BEIJING: China’s economy logged its worst performance since the global financial crisis on Monday with analysts warning it is likely to worsen and the government needs to do more to avert a sharp slowdown.
Gross domestic product (GDP) in the world’s second-largest economy grew at just 6.9 percent in the third quarter, its slowest rate in six years, adding to fears over the health of the global economy.
“China’s economic growth is still sluggish with many risks remaining unresolved,” ANZ Banking Group chief economist for Greater China Liu Ligang told Agence France-Presse.
“We should not be over-optimistic. China’s economic growth will continue to slow down,” he said, adding he estimated GDP would expand 6.4 percent next year.
China’s decades-long boom, fuelled by infrastructure investment, exports and debt, made it a key driver of the global economy, the world’s biggest trader in goods and a giant market in itself.
Even though growth has eased in recent years its GDP more than doubled in real terms between 2006 and 2014, according to World Bank figures.
Now it is looking to transition to a “new normal” of slower, more sustainable expansion driven by domestic consumer demand, but the change is proving bumpy and stock exchanges around the world have been pummeled in recent weeks by concerns over its future.
Monday’s figure was the worst since the first quarter of 2009, although it was marginally above the median forecast in a poll of analysts by Agence France-Presse.
It was also the first official confirmation of investors’ fears over GDP since a Chinese stock market slump over the summer followed by a surprise currency devaluation in August.
Analysts now widely expect Beijing to further boost fiscal spending and ease monetary policy to prevent a sharper slowdown in growth.
China has already cut interest rates five times in a year and reduced the amount of cash banks need to hold in a bid to boost lending, but that stimulus has yet to be seen substantially driving real economic growth.
“We expect the government to continue to take additional incremental measures to ensure that growth does not deviate too much from its targets, but without going for major stimulus,” Louis Kuijs, head of Asia economics at Oxford Economics, said in a research note.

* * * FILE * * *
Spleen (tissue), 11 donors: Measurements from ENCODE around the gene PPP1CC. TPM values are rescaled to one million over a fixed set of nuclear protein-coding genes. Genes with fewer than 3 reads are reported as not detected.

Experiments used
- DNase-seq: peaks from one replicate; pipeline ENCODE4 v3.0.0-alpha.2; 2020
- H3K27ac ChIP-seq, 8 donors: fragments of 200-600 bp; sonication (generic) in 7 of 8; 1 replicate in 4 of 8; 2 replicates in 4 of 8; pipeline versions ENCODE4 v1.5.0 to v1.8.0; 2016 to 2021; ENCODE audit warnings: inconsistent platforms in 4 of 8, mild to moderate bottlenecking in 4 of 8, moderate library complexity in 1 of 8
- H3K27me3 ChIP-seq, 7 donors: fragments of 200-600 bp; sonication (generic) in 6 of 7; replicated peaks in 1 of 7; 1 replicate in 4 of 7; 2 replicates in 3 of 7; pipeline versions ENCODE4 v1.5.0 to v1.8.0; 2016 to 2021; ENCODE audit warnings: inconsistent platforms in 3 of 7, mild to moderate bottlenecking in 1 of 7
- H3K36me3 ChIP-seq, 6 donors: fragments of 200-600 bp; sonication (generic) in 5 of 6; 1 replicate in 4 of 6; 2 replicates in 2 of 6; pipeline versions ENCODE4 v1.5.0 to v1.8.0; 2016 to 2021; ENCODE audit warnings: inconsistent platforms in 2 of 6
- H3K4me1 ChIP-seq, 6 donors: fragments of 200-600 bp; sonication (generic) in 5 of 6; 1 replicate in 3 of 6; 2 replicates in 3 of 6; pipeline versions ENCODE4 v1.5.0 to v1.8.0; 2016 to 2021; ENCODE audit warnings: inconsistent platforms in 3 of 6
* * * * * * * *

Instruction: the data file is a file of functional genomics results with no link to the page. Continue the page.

China’s GDP expanded 7.3 percent last year, the slowest pace since 1990, and at 7.0 percent in each of the first two quarters of this year.
The government has set a goal of “around 7 percent” for 2015.
Growth figures questioned
But many China watchers query the accuracy of numbers released by the government, with some suggesting they are manipulated for political reasons.
“Unfortunately, these figures need to be taken with a grain of salt as official GDP growth appears to have become a poor gauge of the performance of China’s economy,” Capital Economics China economist Julian Evans-Pritchard said in a research report.
A statement by the National Bureau of Statistics (NBS) described third-quarter growth as a “slight slowdown” but said the economy was still running within a “proper range.”
“However, we must be aware that internal and external conditions are complicated, and downward pressure for economic development still exists,” it said.
At a news conference, NBS spokesman Sheng Laiyun blamed a weak recovery in the world economy and expectations of a US interest rate hike for China’s woes, as well as domestic overcapacity in industries ranging from steel to concrete.
China’s growth slowdown has sent prices of commodities ranging from oil to copper to multi-year lows, and led the US Federal Reserve to delay a widely expected increase in borrowing costs.
Analysts attributed the July-September decline to the floundering property market and flagging exports, although retail sales offered some consolation.
A key indicator of consumer spending, they increased 10.9 percent in September, the government said, marginally ahead of the previous month.
Fixed asset investment, a measure of spending on infrastructure, expanded 10.3 percent on-year in the January-September period — lower than a median projection for a 10.8 percent increase, according to a survey by Bloomberg News.
And industrial production — which measures output at factories, workshops and mines — rose just 5.7 percent year-on-year in September, the NBS said, well down on August’s figure and missing economists’ median estimate of 6.0 percent.
China’s stock market took the figures in its stride, on expectations of more stimulus measures, analysts said. By the break on Monday, the benchmark Shanghai stock index was up 0.50 percent.